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Non busy waiting for completion of parallel_for_each RRS feed

  • Question

  • Hi

    I am Master Student at the FHNW in Windisch (Switzerland) and am using C++ AMP for the parallelization on the GPU. Right now I am developing a heterogeneous image pipeline which uses all CPU Cores and GPU engines simultaniously. To do this, I depend on that all tasks of the pipeline can be executedasynchronously.

    My Question is, how to correctly wait for the completion of the execution of a parallel_for_each which runs on the GPU? The goal is, that the waiting thread sleeps after the call of the wait method and wakes up until the execution has finished.

    My first approach was to use the accelerator_view and call the accelerator_view::wait() method. This waits until the end of the execution on GPU, but seems to do this with busy waiting.

    After many hours of searching and testing other ways, I found a way to do non busy waiting: myAccView.create_marker().to_task().wait();

    Attached are two screenshots of the ConcurrencyVisualizer. Pay attention to the idle time of the CPU in the second version, against the full utilisation of the CPU in the first version. Why is this?


    Thursday, November 7, 2013 2:08 PM

Answers

  • Hi Lang,

    The difference you are seeing is because accelerator_view::wait() does busy-waiting where as to_task().wait() does cooperative waiting. The completion_future::to_task() function returns a concurrency::task<void> object and waiting on concurrency::task<> is cooperative waiting. Cooperative waiting allows the CPU to be available for other threads to use.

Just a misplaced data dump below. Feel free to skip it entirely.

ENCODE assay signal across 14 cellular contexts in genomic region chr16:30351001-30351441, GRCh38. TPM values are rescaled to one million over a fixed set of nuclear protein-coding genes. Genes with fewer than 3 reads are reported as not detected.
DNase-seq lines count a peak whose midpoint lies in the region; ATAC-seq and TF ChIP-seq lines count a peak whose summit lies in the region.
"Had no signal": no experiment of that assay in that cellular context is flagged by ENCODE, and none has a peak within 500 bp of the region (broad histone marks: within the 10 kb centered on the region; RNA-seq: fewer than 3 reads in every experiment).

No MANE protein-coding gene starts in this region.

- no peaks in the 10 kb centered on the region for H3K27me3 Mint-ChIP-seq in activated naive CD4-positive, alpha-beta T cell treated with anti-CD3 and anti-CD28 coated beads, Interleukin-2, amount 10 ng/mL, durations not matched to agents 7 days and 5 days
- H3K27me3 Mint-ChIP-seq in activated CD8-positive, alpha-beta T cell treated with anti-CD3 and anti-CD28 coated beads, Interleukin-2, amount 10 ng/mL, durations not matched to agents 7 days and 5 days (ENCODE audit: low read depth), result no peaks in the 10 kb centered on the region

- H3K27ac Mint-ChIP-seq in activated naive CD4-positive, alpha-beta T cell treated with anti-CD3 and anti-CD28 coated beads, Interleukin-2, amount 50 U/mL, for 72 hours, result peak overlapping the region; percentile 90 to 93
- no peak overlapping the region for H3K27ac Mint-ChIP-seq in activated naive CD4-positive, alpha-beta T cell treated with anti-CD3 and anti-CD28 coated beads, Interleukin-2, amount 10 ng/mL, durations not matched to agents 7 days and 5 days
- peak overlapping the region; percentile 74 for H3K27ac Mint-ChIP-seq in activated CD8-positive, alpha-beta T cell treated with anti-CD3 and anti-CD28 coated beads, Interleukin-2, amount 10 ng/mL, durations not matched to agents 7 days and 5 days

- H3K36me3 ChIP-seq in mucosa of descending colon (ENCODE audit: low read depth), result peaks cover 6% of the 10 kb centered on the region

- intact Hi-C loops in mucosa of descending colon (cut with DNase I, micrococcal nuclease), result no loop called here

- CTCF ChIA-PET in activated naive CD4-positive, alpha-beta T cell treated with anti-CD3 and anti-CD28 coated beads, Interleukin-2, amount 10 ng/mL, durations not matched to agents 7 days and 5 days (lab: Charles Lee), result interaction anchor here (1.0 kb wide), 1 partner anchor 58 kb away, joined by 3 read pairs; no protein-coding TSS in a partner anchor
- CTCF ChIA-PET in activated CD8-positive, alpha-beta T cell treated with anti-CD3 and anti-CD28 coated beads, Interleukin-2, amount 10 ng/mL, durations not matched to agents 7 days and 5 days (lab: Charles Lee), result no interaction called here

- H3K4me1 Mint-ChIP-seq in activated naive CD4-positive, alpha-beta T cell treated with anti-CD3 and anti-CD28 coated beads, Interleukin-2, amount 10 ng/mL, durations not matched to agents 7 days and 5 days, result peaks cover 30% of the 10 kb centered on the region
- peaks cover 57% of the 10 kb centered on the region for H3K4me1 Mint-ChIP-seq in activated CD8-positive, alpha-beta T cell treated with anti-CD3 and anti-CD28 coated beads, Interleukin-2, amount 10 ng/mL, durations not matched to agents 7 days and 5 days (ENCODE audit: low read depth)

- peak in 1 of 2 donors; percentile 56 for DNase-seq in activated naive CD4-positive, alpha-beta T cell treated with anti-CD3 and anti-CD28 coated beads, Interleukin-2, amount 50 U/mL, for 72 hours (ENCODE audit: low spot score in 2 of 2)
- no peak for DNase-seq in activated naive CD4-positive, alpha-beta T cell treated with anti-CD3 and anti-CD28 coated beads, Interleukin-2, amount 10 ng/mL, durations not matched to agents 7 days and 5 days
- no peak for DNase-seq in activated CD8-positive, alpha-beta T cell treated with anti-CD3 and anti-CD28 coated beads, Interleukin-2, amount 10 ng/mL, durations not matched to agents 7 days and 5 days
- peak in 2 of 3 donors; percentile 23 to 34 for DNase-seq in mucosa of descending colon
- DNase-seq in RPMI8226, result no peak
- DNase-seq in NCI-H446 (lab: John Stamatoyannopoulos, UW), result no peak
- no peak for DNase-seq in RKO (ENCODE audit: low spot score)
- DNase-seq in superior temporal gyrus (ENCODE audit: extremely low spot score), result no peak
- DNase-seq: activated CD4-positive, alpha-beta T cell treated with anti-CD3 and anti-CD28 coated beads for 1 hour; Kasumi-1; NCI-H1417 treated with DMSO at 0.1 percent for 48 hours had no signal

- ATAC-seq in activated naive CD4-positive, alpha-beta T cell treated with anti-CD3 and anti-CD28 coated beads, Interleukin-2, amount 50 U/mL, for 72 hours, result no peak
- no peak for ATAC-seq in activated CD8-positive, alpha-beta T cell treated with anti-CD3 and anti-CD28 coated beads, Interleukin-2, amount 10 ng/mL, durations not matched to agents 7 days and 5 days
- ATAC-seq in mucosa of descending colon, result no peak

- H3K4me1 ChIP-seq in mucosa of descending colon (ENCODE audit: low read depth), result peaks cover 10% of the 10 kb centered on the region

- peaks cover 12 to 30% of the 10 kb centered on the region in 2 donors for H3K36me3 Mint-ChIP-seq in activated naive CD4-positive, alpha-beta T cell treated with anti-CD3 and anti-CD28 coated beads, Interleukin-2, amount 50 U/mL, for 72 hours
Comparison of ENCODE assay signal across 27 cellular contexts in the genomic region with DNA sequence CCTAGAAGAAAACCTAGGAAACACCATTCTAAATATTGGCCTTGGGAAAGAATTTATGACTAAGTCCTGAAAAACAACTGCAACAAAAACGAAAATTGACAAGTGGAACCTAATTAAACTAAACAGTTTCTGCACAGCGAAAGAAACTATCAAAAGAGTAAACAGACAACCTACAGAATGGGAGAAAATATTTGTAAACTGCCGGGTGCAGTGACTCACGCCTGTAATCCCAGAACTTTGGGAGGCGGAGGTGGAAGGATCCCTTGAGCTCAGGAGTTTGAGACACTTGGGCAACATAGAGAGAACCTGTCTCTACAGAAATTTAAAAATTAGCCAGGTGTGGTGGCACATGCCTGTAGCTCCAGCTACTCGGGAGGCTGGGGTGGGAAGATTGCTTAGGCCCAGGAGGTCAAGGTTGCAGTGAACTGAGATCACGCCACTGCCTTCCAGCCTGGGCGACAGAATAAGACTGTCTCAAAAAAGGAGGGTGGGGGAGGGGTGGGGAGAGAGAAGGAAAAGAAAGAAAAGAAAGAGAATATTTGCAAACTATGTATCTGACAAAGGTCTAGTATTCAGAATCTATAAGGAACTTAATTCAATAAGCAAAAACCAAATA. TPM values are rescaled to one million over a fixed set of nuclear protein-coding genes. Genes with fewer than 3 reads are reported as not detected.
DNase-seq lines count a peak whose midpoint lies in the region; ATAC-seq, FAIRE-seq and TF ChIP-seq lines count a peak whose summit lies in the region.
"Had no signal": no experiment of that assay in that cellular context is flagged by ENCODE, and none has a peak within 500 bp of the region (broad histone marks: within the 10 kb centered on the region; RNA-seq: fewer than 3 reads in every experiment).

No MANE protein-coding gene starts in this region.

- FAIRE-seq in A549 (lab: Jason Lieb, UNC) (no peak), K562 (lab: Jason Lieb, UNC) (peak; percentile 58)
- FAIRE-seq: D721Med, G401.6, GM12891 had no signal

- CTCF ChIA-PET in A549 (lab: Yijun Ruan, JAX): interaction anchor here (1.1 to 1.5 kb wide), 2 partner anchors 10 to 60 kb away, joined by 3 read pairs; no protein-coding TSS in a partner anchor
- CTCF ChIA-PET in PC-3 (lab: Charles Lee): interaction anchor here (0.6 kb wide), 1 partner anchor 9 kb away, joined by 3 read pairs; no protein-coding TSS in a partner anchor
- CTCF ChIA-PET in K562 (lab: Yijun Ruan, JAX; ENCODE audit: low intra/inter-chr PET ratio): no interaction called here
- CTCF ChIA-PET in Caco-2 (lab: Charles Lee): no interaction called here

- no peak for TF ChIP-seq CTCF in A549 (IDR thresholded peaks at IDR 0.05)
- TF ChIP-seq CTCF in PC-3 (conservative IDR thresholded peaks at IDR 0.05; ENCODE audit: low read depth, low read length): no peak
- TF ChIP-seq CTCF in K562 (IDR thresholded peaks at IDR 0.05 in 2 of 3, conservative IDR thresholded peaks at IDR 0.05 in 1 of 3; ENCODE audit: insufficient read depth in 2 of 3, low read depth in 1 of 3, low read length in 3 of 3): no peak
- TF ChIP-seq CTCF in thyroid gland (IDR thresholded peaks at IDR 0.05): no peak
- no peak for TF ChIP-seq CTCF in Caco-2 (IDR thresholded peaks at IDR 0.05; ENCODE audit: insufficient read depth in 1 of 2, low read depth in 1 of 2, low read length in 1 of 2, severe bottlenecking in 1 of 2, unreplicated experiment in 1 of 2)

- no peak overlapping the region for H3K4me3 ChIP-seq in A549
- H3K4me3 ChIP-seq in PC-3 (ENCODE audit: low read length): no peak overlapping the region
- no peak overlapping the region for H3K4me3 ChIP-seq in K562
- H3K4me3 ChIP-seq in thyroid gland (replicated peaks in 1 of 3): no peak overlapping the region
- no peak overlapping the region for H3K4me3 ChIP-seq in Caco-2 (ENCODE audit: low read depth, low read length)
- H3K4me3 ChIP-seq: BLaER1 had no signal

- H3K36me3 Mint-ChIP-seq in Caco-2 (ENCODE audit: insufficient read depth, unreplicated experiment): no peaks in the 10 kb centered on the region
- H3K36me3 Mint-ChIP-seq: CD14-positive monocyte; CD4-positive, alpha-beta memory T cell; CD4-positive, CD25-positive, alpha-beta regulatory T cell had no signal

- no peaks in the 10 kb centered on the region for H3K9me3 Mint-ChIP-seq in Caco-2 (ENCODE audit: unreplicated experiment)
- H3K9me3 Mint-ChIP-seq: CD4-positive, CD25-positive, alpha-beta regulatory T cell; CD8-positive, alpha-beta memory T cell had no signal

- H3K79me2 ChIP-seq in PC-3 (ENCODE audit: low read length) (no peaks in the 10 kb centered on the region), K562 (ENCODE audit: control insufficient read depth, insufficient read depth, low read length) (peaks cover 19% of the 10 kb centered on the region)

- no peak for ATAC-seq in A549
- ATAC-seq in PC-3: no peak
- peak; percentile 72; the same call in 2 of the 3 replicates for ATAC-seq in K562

Also accelerator_view::wait() function starting with Windows 8 (and higher versions) does cooperative waiting and you should see similar behavior for the two cases above on Windows 8 (higher version).

    Please feel free to ask if you have any further questions.

    • Marked as answer by Lang Christian Thursday, November 21, 2013 6:32 AM
    Thursday, November 21, 2013 12:24 AM

All replies

  • Hi Lang,

    The difference you are seeing is because accelerator_view::wait() does busy-waiting where as to_task().wait() does cooperative waiting. The completion_future::to_task() function returns a concurrency::task<void> object and waiting on concurrency::task<> is cooperative waiting. Cooperative waiting allows the CPU to be available for other threads to use.

    Also accelerator_view::wait() function starting with Windows 8 (and higher versions) does cooperative waiting and you should see similar behavior for the two cases above on Windows 8 (higher version).

    Please feel free to ask if you have any further questions.

    • Marked as answer by Lang Christian Thursday, November 21, 2013 6:32 AM
    Thursday, November 21, 2013 12:24 AM
  • Hy Rahman

    Thank you for your answer. You confirmed my assumptions. My System is a Windows 7.

    I have done many testing since the posted question and have seen another weird phenomenon. When my system is fully loaded, the return of the wait() method (the one of the completion_future) takes much longer, then the execution of the task on the GPU. In my case i do some matrix multiplication (64x64) on the GPU and want to repeat that until I reach 50 milliseconds. I do the same thing on CPU until I reach 100ms. A test with only one CPU core loaded is shown in the next graph: